Frequently Asked Questions

Natural Hazards

The USGS monitors and conducts research on a wide range of natural hazards to help decision-makers prepare for and respond to hazard events that threaten life and property.

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 2014 USGS National Seismic Hazard Map, displaying intensity of potential ground shaking from an earthquake in 50 years (which i
Seismic hazard is the hazard associated with potential earthquakes in a particular area, and a seismic hazard map shows the relative hazards in different areas. The maps are made by considering what we currently know about: Past faults and earthquakes The behavior of seismic waves as they travel through different parts of the U.S. crust The near-...
USGS scientists conduct passive seismic study in the Washita Reach 1 study area.
Although you may hear the terms “seismic zone” and “seismic hazard zone” used interchangeably, they really describe two slightly different things. A seismic zone is used to describe an area where earthquakes tend to focus; for example, the New Madrid Seismic Zone in the Central United States. A seismic hazard zone describes an area with a...
USGS map displaying potential to experience damage from a natural or human-induced earthquake in 2017
Beginning in 2009, Oklahoma experienced a surge in seismicity. This surge was so large that its rate of magnitude 3 and larger earthquakes exceeded California’s from 2014 through 2017. Bar graph showing the number of M3+ Earthquakes in Oklahoma vs California from 1990 to 2019. California earthquake counts are shown as a blue bar and Oklahoma...
Image: Bakken Oil Well
To produce oil and gas from shale formations, it is necessary to increase the interconnectedness of the pore space (permeability) of the shale so that the gas can flow through the rock mass and be extracted through production wells. This is usually done by hydraulic fracturing ("fracking"). Fracking intentionally causes small earthquakes (...
Research has identified 17 areas in the central and eastern United States with increased rates of induced seismicity.
So far, there is no documented example linking injection operations to triggering of major earthquakes. However, we cannot eliminate this possibility. Other human activities--for example oil production in Uzbekistan--have induced M7+ earthquakes. Learn more: USGS Induced Earthquakes
cartoon for fluid injection and withdrawal
No. Given enough time, the pressure increase created by injection can migrate substantial horizontal and vertical distances from the injection location. Induced earthquakes can occur 10 or more miles from injection wells. Induced earthquakes can also occur a few miles below injection wells. Learn more: USGS Induced Earthquakes
Epicenter of the Oklahoma 5.6 earthquake on Sept 3, 2016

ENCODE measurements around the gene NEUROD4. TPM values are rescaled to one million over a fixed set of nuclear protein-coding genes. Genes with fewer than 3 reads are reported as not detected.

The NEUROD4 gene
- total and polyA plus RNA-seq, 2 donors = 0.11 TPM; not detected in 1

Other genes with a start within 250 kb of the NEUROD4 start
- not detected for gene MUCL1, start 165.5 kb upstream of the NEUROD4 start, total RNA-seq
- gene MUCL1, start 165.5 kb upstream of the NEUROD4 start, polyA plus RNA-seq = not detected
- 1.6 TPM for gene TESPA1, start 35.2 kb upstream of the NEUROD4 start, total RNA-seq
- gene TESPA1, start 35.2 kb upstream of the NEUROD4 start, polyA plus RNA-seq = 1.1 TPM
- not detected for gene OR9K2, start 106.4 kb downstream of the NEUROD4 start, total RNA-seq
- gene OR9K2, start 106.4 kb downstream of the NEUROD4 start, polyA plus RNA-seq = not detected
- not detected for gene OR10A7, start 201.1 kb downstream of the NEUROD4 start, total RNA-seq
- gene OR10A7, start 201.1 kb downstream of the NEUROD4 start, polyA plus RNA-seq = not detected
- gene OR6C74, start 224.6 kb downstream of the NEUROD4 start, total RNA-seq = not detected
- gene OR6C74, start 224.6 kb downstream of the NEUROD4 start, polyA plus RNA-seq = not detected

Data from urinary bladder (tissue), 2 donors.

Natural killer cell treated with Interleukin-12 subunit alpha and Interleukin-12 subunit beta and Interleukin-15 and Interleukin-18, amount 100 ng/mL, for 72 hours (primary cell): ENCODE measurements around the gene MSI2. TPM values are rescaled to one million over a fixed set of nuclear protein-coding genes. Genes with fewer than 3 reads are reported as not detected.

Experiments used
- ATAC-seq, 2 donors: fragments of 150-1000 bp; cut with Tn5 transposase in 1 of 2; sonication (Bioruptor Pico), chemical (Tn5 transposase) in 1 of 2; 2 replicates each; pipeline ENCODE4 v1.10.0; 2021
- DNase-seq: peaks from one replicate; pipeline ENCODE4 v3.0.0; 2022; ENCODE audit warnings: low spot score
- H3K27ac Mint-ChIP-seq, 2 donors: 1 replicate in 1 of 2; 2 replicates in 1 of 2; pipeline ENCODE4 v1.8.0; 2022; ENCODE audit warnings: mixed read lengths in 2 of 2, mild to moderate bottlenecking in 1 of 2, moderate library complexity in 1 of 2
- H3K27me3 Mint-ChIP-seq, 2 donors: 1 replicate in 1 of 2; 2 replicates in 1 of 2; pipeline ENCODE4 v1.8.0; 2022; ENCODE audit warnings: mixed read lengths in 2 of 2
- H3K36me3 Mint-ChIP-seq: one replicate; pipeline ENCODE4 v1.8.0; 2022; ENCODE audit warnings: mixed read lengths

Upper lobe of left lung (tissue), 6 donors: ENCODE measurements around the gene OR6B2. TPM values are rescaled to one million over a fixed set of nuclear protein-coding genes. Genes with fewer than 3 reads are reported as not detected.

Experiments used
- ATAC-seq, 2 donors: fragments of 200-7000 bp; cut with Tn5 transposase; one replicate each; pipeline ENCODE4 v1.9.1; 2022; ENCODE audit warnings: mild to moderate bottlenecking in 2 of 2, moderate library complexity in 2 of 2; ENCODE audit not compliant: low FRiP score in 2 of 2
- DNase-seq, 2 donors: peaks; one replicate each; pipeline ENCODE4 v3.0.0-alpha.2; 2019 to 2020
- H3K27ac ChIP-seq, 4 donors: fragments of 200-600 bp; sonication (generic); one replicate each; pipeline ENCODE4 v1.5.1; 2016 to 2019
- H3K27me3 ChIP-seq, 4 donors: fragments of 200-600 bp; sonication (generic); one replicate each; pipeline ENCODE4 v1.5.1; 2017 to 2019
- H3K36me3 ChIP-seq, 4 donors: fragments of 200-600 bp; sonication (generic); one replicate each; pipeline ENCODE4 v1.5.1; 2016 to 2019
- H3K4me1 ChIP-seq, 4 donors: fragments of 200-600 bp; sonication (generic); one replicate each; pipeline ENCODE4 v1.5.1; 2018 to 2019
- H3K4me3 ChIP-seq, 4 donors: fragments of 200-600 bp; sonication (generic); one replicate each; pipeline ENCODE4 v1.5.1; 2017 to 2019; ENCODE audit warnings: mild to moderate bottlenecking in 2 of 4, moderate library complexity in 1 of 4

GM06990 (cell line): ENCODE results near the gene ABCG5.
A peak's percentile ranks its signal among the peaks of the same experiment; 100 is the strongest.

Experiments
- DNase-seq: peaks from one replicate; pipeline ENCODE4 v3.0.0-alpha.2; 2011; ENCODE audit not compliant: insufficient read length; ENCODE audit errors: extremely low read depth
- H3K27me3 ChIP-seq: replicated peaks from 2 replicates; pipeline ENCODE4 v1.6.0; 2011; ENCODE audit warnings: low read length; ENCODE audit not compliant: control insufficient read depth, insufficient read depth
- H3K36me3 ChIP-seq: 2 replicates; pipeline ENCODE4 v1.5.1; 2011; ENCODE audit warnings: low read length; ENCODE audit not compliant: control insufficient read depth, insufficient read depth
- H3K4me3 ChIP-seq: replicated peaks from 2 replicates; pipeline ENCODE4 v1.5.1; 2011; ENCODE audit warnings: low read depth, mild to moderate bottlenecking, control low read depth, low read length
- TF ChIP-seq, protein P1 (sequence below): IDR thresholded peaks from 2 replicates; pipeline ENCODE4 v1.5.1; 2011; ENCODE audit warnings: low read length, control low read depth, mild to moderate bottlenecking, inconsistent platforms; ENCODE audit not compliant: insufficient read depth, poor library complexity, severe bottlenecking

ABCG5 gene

The largest earthquake induced by fluid injection that has been documented in the scientific literature was a magnitude 5.8 earthquake on September 23, 2016 in central Oklahoma.  Four magnitude 5+ earthquakes have occurred in Oklahoma, three of which occurred in 2016.  In 2011, a magnitude 5.3 earthquake was induced by fluid injection in the Raton...
Oil production and wastewater disposal
The fluid that is injected at depth is sometimes hydraulically connected to faults. When this happens, fluid pressures increase within the fault, counteracting the frictional forces on faults. This makes earthquakes more likely to occur on them. An analog to this system is an air hockey table. When an air hockey table is off, the puck does not...
Image: Wastewater Disposal Facility in Colorado
Currently, there are no methods available to do this in a definitive sense. We have developed methods that use injection information to help us determine whether injection activities might cause induced earthquakes and rule out other injection activities that are unlikely to induce earthquakes, but we cannot say either with certainty. There are a...
Oil and Gas Wastewater Disposal Facility in West Virginia
No. Of more than 150,000 Class II injection wells in the United States, roughly 40,000 are waste fluid disposal wells for oil and gas operations. Only a small fraction of these disposal wells have induced earthquakes that are large enough to be of concern to the public. Learn more: USGS Induced Earthquakes EPA's Underground Injection Control (UIC...
Earthquake Catalog Map Results Example
You might be able to find what you’re looking for using our collection of Earthquake Lists, so check that first. If that doesn’t work, use one of these Earthquake Catalog Search webpages: World-wide Earthquakes Catalog (M4.5+ worldwide, M2.5+ U.S.) Historic ANSS (Advanced National Seismic System) Composite Catalog (M4.5+ world-wide, all magnitudes...
Image: Northridge, CA Earthquake Damage
California has more earthquakes that cause damage than any other state. Alaska and California have the most earthquakes (not human-induced). Learn more: Earthquake Information by Region (scroll down for individual states)